Furnished with Flowers

July 12, 2012

Jelly jar with a few seasonal blooms

Flowers of the season

Bouquet from my friend Carol, who makes gorgeous arrangements of cut flowers from her garden

“How fitting to have every day, in a vase of water on your table, the wild flowers of the season which are just blossoming.  Can any house be said to be furnished without them?”
— Henry David Thoreau, Journal, July 5, 1852

I love having a few natural things, found objects or a bloom or two, on my work table.  but whenever I’m given one of my friend Carol’s spectacular bouquets, I just bask in their beauty.

 

Leaves of a yellow buckeye tree

“This is June, the month of grass and leaves. The deciduous trees are investing the evergreens and revealing how dark they are. Already the aspens are trembling again, and a new summer is offered me. I feel a little fluttered in my thoughts, as if I might be too late. Each season is but an infinitesimal point. It no sooner comes than it is gone. It has no duration. It simply gives a tone and hue to my thought.”
— Henry David Thoreau, journal entry June 6, 1857

How fleeting the seasons are.  How fleeting life is.  I read this quote in one of the blogs I follow called Anecdotal Evidence: A Blog about the Intersection of Books and Life.  At the time Thoreau wrote this passage in his journal, he would live only long enough to see four more Junes.

I often think about death and the brevity of one’s life.  Sometimes I think about writing a “Death blog” to share my collection of quotes and poems about this final passage.  I believe that thinking about my eventual death helps me to appreciate the time I have, helps me to stay focused on living each moment more deeply.

Summer seems like an odd time to contemplate death, but as we all know, people die every day.  Every year we unwittingly pass the anniversary of our deaths — we just don’t know the date yet.  Here is a poem that reminds us of that:

For the Anniversary of My Death
by W. S. Merwin

Every year without knowing it I have passed the day
When the last fires will wave to me
And the silence will set out
Tireless traveler
Like the beam of a lightless star

Then I will no longer
Find myself in life as in a strange garment
Surprised at the earth
And the love of one woman
And the shamelessness of men
As today writing after three days of rain
Hearing the wren sing and the falling cease
And bowing not knowing to what

 

 

 

“All things keep time with the seasons.”
Thomas Carew, “The Spring”

“The ephemeral nature of flowers whose blooms come fleetingly once a year to claim our admiration only adds to their enchantment.  Flowers and plants are dulcet emblems of the natural world — messengers from the landscape to herald the seasons.  They are points of light that sustain us with their beauty.”
— Ngoc Minh Ngo, Bringing Nature Home:  Floral Arrangements Inspired by Nature

Fallen camellias on my front steps

Stages of decay

Spent blossoms

The end of the camellia season. Time for something new.

“Live each season as it passes, breathe the air, drink the drink, taste the fruit, and resign yourself to the influences of each.”
— Henry David Thoreau, Walden

What is your special taste of the season?

What are those special influences of winter?  Can I befriend the cold and darkness instead of enduring or resigning myself to them?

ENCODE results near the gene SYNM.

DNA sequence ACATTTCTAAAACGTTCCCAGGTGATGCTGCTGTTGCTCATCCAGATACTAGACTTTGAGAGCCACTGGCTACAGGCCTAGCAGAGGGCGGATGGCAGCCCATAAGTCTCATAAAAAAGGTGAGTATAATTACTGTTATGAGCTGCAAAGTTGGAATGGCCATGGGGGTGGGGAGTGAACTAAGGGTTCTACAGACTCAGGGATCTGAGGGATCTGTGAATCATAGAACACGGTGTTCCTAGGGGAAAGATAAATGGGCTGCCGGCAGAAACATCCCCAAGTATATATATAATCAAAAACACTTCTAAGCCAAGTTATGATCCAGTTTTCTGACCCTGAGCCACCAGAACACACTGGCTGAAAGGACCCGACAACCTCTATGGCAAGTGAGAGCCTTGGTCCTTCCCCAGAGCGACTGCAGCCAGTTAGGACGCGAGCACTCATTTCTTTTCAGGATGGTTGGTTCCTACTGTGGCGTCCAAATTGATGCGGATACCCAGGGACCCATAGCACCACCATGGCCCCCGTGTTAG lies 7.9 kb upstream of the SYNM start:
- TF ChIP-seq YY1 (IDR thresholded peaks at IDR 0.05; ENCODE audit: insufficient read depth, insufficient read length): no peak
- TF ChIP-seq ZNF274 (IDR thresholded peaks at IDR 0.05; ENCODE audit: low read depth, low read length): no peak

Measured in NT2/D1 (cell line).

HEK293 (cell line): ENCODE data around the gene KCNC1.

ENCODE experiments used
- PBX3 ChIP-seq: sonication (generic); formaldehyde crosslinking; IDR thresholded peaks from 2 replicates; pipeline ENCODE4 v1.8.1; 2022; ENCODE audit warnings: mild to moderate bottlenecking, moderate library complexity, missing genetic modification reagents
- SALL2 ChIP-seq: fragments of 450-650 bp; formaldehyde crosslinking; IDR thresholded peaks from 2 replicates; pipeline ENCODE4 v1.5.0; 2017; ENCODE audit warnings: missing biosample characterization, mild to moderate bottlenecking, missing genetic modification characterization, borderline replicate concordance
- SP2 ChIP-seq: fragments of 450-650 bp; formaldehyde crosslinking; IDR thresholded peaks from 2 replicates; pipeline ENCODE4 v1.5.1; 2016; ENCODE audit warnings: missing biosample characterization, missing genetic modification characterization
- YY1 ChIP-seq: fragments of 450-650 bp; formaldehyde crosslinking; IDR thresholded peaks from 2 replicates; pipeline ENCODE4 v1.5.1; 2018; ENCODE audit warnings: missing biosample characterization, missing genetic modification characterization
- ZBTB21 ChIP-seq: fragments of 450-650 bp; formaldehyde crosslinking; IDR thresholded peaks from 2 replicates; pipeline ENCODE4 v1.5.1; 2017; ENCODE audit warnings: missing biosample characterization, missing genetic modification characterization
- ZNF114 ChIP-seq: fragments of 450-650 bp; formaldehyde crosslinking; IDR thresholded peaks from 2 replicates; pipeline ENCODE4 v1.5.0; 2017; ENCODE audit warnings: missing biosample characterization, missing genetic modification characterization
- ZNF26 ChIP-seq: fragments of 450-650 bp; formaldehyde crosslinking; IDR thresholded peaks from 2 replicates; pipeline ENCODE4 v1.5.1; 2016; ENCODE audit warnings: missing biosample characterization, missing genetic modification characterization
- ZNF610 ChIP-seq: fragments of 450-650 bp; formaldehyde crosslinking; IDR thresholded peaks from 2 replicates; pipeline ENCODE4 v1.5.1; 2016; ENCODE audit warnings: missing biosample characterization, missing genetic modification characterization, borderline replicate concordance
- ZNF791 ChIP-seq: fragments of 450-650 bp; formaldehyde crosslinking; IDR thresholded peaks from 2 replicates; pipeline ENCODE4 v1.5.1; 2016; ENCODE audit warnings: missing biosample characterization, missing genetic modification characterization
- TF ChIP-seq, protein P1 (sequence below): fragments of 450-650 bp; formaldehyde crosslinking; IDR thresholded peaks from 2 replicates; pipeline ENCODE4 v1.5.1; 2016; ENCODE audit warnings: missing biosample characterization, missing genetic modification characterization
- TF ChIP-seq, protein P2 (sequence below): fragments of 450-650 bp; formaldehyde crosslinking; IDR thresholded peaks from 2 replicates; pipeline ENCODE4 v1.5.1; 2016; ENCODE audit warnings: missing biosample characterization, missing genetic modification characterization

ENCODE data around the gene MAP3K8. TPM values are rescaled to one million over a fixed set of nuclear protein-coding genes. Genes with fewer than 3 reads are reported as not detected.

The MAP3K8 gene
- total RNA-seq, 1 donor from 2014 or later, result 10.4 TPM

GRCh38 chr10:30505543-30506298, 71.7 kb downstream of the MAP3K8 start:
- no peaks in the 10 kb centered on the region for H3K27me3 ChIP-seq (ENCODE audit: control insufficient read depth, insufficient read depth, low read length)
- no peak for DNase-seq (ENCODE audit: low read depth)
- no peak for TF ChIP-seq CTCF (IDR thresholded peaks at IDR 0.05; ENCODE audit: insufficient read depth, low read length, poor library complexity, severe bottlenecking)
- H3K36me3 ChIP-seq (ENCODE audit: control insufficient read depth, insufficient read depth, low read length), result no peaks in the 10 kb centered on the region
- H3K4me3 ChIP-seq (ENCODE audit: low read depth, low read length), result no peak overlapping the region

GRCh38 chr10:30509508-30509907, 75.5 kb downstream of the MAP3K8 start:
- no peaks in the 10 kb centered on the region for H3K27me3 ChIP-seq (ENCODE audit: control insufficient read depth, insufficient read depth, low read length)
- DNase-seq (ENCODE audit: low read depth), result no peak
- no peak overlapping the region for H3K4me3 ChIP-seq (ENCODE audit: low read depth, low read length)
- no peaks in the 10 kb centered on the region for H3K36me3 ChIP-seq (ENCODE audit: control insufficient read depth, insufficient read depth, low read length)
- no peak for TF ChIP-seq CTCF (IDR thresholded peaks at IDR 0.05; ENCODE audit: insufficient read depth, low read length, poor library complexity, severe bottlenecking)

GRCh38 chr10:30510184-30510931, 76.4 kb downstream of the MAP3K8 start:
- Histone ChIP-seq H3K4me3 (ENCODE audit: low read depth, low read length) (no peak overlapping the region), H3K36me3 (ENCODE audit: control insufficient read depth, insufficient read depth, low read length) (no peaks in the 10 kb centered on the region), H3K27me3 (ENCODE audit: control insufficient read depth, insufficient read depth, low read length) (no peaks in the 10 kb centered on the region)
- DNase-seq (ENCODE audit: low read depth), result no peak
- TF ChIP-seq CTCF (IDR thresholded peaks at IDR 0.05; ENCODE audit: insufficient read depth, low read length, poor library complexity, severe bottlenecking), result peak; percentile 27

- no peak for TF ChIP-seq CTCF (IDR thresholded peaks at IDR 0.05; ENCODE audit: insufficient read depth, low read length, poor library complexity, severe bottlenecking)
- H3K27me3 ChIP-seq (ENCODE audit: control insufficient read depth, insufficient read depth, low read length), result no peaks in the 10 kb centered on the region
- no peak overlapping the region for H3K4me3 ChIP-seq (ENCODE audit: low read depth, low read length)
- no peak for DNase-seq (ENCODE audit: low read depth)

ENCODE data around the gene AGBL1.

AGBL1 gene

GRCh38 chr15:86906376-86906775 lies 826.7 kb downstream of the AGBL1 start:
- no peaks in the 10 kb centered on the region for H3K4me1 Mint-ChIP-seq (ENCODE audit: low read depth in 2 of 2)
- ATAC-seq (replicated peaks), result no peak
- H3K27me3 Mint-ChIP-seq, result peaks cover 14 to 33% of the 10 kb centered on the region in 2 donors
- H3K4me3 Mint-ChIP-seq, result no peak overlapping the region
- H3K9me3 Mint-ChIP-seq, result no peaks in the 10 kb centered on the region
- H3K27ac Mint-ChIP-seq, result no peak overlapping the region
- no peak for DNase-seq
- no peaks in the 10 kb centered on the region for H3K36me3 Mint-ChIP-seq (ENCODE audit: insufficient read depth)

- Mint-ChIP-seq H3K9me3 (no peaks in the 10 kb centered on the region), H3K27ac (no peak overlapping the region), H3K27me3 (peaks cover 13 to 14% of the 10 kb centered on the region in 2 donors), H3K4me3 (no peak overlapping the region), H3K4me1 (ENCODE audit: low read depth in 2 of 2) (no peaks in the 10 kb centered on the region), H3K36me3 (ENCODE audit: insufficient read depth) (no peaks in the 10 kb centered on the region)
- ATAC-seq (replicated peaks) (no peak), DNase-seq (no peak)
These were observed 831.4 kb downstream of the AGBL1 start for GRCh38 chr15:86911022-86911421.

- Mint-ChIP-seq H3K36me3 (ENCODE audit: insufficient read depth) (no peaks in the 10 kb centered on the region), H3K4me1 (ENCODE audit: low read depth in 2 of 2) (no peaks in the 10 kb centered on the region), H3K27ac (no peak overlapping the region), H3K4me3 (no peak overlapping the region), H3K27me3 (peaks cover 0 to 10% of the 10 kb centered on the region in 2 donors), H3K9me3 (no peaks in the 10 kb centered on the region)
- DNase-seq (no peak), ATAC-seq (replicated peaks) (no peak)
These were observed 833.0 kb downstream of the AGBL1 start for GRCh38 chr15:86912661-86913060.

When winter means rain instead of snow, I find it more difficult to evoke the cozy feeling of hibernating under a blanket of whiteness, the quiet calmness of a silent landscape, or the playful joy of an unexpected snow day.  I have to work harder at appreciating the gifts of this damp season.

But after a bit of thought, I compiled the following  Winter “To-Do” List to help me make the most of the next couple of months:

  • Sleep late, and don’t feel guilty
  • Splurge on a chai tea latte with soy
  • Light candles
  • Make kale chips
  • Take a night walk
  • Bake a gingerbread dessert
  • Finish a hand-quilting project
  • Plan a summer vacation
  • Make soup from scratch
  • Play a board game
  • Learn to use my MP3 player and listen to some music

“We cannot wait for the weather to change before we begin to live.”
— Tim Farrington, A Hell of a Mercy:  A Meditation on Depression

“Let us love winter, for it is the spring of genius.”
— Pietro Aretino, 1537

“I bloom indoors in the winter like a forced forsythia; I come in to come out.  At night I read and write, and things I have never understood become clear; I reap the harvest of the rest of the year’s planting.”
— Annie Dillard, Pilgrim at Tinker’s Creek

“At Christmas I no more desire a rose than wish a snow in May’s newfangled mirth.”
— William Shakespeare

“November always seemed to me the Norway of the Year.”
— Emily Dickinson

Frosty leaves in the gutter

Icy raindrops on these frosty leaves look like peas in a pod

“November is Autumn’s burial . . .”
— Donald Hall, Seasons at Eagle Pond

“Winter starts in November, whatever the calendar says, with gray of granite, with russet and brown of used leaves.”
— Donald Hall, Seasons at Eagle Pond

It’s dark, it’s cold, it’s gray and brown.  Yes, it certainly feels like mid-Winter already, though it’s not even December yet.

Passing Seasons

November 30, 2009

A late November morning at Green Lake

Rosy pink dawn at Green Lake

“Live each season as it passes.”
     — Henry David Thoreau

Another month has passed, and soon autumn will dissolve into winter. The days are so short.  Sometimes you have to get up early to experience the best light before the thick gray clouds take over the day.  This is late fall in Seattle.